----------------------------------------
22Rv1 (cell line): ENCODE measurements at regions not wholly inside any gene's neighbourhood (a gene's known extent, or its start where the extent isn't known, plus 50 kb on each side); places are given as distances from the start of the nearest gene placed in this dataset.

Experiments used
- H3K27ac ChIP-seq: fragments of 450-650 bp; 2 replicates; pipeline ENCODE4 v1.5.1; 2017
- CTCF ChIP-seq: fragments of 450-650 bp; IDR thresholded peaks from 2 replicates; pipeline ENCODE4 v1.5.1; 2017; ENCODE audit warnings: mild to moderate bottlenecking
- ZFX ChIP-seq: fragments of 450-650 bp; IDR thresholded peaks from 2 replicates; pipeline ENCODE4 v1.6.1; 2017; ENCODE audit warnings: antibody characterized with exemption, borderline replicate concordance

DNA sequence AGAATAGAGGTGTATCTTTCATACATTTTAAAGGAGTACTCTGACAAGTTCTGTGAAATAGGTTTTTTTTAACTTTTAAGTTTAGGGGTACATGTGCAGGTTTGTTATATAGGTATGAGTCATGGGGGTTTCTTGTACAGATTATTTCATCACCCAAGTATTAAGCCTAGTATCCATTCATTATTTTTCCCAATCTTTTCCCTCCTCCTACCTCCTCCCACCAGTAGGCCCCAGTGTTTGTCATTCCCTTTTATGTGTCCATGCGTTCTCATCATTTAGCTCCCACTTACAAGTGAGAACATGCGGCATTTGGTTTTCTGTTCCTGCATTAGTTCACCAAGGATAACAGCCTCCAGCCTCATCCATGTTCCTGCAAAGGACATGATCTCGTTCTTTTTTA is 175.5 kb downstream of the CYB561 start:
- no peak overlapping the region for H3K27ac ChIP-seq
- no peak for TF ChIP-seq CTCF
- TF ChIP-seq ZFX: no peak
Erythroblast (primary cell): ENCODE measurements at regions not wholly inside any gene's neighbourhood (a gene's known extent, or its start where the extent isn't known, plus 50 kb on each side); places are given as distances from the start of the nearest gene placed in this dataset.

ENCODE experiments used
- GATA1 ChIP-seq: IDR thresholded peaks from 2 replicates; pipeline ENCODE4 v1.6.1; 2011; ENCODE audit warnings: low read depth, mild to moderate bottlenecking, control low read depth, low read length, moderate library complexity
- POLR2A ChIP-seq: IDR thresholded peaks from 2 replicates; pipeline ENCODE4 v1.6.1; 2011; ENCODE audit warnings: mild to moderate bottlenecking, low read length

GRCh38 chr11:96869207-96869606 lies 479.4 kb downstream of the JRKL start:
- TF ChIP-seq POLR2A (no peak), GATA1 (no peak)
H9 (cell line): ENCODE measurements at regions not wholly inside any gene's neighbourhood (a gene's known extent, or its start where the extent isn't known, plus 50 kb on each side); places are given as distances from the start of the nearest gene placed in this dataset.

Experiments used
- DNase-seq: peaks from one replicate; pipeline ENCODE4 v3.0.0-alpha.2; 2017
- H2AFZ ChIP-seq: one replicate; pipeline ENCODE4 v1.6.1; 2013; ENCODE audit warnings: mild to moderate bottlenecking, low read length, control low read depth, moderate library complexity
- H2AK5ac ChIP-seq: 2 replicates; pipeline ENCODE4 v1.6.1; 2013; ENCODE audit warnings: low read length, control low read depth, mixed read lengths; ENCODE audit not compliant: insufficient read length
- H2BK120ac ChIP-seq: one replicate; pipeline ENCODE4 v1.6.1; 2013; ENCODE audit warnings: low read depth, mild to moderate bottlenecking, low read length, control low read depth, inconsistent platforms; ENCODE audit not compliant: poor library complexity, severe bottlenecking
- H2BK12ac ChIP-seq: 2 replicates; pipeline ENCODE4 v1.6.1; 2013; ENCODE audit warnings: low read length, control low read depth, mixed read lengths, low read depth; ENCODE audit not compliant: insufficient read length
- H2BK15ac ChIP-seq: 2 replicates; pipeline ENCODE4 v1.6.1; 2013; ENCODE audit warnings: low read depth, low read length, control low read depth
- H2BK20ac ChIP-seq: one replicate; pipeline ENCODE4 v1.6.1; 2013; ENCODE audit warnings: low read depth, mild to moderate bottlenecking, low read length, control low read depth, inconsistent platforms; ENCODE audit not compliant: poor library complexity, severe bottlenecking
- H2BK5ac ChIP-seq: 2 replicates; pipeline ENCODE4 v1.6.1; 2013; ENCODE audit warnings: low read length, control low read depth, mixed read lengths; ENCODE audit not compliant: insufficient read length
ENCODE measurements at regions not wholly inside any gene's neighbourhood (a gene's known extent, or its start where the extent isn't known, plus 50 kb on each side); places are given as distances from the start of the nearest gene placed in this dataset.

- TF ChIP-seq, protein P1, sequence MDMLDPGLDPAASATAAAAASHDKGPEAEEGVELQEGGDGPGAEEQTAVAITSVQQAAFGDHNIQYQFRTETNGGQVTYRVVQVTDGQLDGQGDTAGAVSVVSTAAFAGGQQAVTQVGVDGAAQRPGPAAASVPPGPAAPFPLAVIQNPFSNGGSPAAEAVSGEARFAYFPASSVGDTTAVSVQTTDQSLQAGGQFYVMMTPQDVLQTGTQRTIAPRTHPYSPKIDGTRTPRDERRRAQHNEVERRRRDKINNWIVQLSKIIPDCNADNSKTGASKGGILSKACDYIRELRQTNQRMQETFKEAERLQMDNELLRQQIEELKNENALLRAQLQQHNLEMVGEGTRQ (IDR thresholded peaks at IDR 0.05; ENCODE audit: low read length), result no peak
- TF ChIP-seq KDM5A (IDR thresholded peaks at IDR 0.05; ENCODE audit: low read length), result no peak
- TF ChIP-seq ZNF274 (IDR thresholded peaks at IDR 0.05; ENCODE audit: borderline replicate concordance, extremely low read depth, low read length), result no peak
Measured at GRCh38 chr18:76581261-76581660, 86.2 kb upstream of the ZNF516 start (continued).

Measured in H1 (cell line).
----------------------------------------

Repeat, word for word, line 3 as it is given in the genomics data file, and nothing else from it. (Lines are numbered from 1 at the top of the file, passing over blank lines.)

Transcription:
- H3K27ac ChIP-seq: fragments of 450-650 bp; 2 replicates; pipeline ENCODE4 v1.5.1; 2017